14 research outputs found

    Axially overlapped multi-focus light sheet with enlarged field of view

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    Light sheet fluorescence microscopy provides optical sectioning and is widely used in volumetric imaging of large specimens. However, the axial resolution and the lateral Field of View (FoV) of the system, defined by the light sheet, typically limit each other due to the spatial band product of the excitation objective. Here, we develop a simple multi-focus scheme to extend the FoV, where a Gaussian light sheet can be focused at three or more consecutive positions. Axially overlapped multiple light sheets significantly enlarge the FoV with improved uniformity and negligible loss in axial resolution. By measuring the point spread function of fluorescent beads, we demonstrated that the obtained light sheet has a FoV of 450 μm and a maximum axial FWHM of 7.5 μm. Compared with the conventional single-focus one, the multi-focus Gaussian light sheet displays a significantly improved optical sectioning ability over the full FoV when imaging cells and zebrafish. Light sheet fluorescence microscopy (LSFM) has become an indispensable tool in volumetric imaging, with the advances in high spatiotemporal resolution and low photo-toxicity to the fluorescent sample. The open-source design with detailed instructions encourages DIY setups, which has significantly accelerated the wide-range adoption and applications of LSFM. Pioneering works, including OpenSPIM,1 OpenSpin,2 and the recent mesoSPIM,3 provide detailed protocols for building and using the microscopes. These joint efforts further allow the biology labs to build their LSFM system for a specific application, including more complex schemes, such as multiview excitation or detection configurations.4

    High-dimensional super-resolution imaging reveals heterogeneity and dynamics of subcellular lipid membranes.

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    Lipid membranes are found in most intracellular organelles, and their heterogeneities play an essential role in regulating the organelles' biochemical functionalities. Here we report a Spectrum and Polarization Optical Tomography (SPOT) technique to study the subcellular lipidomics in live cells. Simply using one dye that universally stains the lipid membranes, SPOT can simultaneously resolve the membrane morphology, polarity, and phase from the three optical-dimensions of intensity, spectrum, and polarization, respectively. These high-throughput optical properties reveal lipid heterogeneities of ten subcellular compartments, at different developmental stages, and even within the same organelle. Furthermore, we obtain real-time monitoring of the multi-organelle interactive activities of cell division and successfully reveal their sophisticated lipid dynamics during the plasma membrane separation, tunneling nanotubules formation, and mitochondrial cristae dissociation. This work suggests research frontiers in correlating single-cell super-resolution lipidomics with multiplexed imaging of organelle interactome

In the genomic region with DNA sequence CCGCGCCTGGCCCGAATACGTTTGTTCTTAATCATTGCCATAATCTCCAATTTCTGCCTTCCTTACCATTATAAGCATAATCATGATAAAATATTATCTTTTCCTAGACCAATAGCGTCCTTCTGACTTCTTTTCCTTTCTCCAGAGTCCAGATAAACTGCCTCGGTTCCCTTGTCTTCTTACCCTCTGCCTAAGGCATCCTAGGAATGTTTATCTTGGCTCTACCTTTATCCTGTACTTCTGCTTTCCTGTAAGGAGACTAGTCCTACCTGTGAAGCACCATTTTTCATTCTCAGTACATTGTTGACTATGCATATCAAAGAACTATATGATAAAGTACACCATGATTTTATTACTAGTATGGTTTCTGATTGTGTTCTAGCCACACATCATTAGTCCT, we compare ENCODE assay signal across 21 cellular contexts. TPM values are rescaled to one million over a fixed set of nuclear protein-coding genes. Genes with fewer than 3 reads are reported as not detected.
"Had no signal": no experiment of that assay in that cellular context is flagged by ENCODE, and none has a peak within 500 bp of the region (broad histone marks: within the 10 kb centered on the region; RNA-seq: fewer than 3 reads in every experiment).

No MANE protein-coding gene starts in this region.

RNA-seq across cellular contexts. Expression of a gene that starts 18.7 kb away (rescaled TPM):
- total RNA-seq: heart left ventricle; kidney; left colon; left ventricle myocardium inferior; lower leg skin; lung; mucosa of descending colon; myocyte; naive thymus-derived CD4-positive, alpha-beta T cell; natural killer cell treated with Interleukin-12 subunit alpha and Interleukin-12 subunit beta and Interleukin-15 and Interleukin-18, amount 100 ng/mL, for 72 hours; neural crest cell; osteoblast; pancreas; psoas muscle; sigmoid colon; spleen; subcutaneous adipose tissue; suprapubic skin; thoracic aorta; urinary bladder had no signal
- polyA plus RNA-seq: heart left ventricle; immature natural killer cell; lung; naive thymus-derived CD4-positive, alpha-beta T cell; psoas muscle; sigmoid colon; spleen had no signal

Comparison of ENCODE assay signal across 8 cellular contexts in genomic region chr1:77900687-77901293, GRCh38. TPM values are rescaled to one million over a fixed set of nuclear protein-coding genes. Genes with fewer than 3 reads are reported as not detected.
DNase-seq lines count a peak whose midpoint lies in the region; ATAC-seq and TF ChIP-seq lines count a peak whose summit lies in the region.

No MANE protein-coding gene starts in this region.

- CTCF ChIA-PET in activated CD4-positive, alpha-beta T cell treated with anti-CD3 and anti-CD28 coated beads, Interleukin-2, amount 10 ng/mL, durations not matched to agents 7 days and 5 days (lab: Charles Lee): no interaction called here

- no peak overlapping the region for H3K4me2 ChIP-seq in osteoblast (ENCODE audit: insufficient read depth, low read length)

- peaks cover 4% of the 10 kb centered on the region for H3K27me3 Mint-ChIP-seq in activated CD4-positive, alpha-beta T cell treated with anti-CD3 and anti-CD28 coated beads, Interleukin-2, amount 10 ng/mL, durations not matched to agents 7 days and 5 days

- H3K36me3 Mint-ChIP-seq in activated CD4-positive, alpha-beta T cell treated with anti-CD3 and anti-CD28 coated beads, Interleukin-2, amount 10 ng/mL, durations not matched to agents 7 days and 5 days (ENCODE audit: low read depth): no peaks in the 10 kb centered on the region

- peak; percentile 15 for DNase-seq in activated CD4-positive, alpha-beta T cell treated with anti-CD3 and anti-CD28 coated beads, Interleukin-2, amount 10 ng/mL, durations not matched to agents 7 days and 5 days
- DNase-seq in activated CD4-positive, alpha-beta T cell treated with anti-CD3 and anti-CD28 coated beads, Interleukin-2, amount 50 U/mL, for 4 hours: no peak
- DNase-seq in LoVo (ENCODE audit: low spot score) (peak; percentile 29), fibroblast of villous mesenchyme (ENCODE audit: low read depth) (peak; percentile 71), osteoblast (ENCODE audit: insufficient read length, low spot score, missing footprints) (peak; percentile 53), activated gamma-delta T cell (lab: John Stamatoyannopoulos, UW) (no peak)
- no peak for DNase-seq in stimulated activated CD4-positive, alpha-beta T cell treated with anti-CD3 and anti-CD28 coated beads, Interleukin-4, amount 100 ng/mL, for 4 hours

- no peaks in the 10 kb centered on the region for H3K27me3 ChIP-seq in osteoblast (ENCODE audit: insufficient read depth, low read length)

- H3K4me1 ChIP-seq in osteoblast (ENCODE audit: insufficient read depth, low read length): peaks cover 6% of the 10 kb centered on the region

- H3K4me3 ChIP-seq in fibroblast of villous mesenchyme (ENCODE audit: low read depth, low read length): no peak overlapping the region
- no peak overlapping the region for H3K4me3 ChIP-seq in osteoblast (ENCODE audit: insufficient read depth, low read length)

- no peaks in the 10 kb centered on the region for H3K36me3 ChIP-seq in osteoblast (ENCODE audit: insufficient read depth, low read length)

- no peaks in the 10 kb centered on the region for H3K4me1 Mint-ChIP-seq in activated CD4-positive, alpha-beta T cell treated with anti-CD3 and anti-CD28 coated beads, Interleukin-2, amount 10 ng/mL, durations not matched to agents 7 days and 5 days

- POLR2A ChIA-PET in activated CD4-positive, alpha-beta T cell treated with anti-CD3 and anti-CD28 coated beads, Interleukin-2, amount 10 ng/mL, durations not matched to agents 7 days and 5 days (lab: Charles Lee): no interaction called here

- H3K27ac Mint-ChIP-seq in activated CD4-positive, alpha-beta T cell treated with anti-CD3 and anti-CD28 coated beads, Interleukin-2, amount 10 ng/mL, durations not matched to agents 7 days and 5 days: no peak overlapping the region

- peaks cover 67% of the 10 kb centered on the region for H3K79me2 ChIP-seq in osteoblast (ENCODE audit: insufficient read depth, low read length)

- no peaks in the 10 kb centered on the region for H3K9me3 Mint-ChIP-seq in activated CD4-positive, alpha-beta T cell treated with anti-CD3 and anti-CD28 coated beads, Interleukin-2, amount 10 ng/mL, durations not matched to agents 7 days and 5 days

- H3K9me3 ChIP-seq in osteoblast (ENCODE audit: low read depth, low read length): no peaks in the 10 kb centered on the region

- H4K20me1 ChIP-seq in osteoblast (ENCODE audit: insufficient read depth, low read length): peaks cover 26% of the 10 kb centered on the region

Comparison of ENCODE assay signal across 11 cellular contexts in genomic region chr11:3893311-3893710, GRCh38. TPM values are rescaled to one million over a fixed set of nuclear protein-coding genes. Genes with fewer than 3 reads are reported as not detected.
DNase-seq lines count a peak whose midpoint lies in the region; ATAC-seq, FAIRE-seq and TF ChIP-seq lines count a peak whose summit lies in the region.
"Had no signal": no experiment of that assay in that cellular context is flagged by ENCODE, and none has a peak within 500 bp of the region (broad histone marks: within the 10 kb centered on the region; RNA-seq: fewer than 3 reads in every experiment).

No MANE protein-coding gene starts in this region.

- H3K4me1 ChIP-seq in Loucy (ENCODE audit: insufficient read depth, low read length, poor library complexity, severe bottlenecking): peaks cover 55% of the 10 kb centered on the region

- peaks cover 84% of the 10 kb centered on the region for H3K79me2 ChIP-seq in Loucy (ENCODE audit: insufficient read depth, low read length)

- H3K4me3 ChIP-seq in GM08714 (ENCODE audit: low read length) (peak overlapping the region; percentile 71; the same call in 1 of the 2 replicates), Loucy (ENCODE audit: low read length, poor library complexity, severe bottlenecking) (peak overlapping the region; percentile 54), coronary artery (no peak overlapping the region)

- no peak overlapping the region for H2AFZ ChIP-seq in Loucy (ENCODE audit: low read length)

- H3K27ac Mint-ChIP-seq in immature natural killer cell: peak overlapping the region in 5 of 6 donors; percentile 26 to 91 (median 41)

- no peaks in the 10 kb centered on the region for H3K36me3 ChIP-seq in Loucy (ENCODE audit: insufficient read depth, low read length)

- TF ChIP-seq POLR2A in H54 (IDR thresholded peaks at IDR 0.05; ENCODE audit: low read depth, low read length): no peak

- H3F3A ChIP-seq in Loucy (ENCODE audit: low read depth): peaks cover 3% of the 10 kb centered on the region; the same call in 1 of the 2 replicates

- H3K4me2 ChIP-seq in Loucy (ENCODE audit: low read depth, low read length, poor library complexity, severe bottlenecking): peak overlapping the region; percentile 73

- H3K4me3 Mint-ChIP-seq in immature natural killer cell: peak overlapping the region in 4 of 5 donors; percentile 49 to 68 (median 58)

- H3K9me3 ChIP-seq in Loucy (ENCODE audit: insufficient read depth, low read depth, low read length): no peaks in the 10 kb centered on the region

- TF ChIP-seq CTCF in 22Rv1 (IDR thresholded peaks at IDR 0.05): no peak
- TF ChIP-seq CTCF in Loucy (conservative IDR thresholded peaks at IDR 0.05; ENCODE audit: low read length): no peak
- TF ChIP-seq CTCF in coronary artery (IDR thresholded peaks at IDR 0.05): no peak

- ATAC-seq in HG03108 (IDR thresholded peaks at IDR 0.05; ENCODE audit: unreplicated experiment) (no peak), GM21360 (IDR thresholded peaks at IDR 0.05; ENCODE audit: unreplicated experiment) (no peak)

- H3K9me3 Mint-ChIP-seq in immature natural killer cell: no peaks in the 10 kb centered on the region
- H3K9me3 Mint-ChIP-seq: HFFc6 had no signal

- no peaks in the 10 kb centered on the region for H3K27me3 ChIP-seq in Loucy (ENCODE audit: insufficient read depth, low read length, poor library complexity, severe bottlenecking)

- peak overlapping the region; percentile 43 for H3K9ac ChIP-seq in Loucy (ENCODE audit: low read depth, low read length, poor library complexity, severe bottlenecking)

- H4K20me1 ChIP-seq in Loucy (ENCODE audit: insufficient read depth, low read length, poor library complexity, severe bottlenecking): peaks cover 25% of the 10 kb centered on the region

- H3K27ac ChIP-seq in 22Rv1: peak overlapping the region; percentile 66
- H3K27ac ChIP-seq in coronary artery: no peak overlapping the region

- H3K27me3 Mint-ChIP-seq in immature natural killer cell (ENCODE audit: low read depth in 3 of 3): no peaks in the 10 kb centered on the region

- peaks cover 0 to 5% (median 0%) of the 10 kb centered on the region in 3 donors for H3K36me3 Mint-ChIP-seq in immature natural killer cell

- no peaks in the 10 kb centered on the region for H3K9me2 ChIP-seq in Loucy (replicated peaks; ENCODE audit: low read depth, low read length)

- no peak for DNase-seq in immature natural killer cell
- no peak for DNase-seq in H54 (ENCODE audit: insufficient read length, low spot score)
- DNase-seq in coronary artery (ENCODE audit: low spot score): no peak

Super-resolution imaging of fluorescent dipoles via polarized structured illumination microscopy

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    © 2019, The Author(s). Fluorescence polarization microscopy images both the intensity and orientation of fluorescent dipoles and plays a vital role in studying molecular structures and dynamics of bio-complexes. However, current techniques remain difficult to resolve the dipole assemblies on subcellular structures and their dynamics in living cells at super-resolution level. Here we report polarized structured illumination microscopy (pSIM), which achieves super-resolution imaging of dipoles by interpreting the dipoles in spatio-angular hyperspace. We demonstrate the application of pSIM on a series of biological filamentous systems, such as cytoskeleton networks and λ-DNA, and report the dynamics of short actin sliding across a myosin-coated surface. Further, pSIM reveals the side-by-side organization of the actin ring structures in the membrane-associated periodic skeleton of hippocampal neurons and images the dipole dynamics of green fluorescent protein-labeled microtubules in live U2OS cells. pSIM applies directly to a large variety of commercial and home-built SIM systems with various imaging modality

    Super-resolution fluorescence polarization microscopy

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    © 2018 The Author(s). Fluorescence polarization is related to the dipole orientation of chromophores, making fluorescence polarization microscopy possible to reveal structures and functions of tagged cellular organelles and biological macromolecules. Several recent super resolution techniques have been applied to fluorescence polarization microscopy, achieving dipole measurement at nanoscale. In this review, we summarize both diffraction limited and super resolution fluorescence polarization microscopy techniques, as well as their applications in biological imaging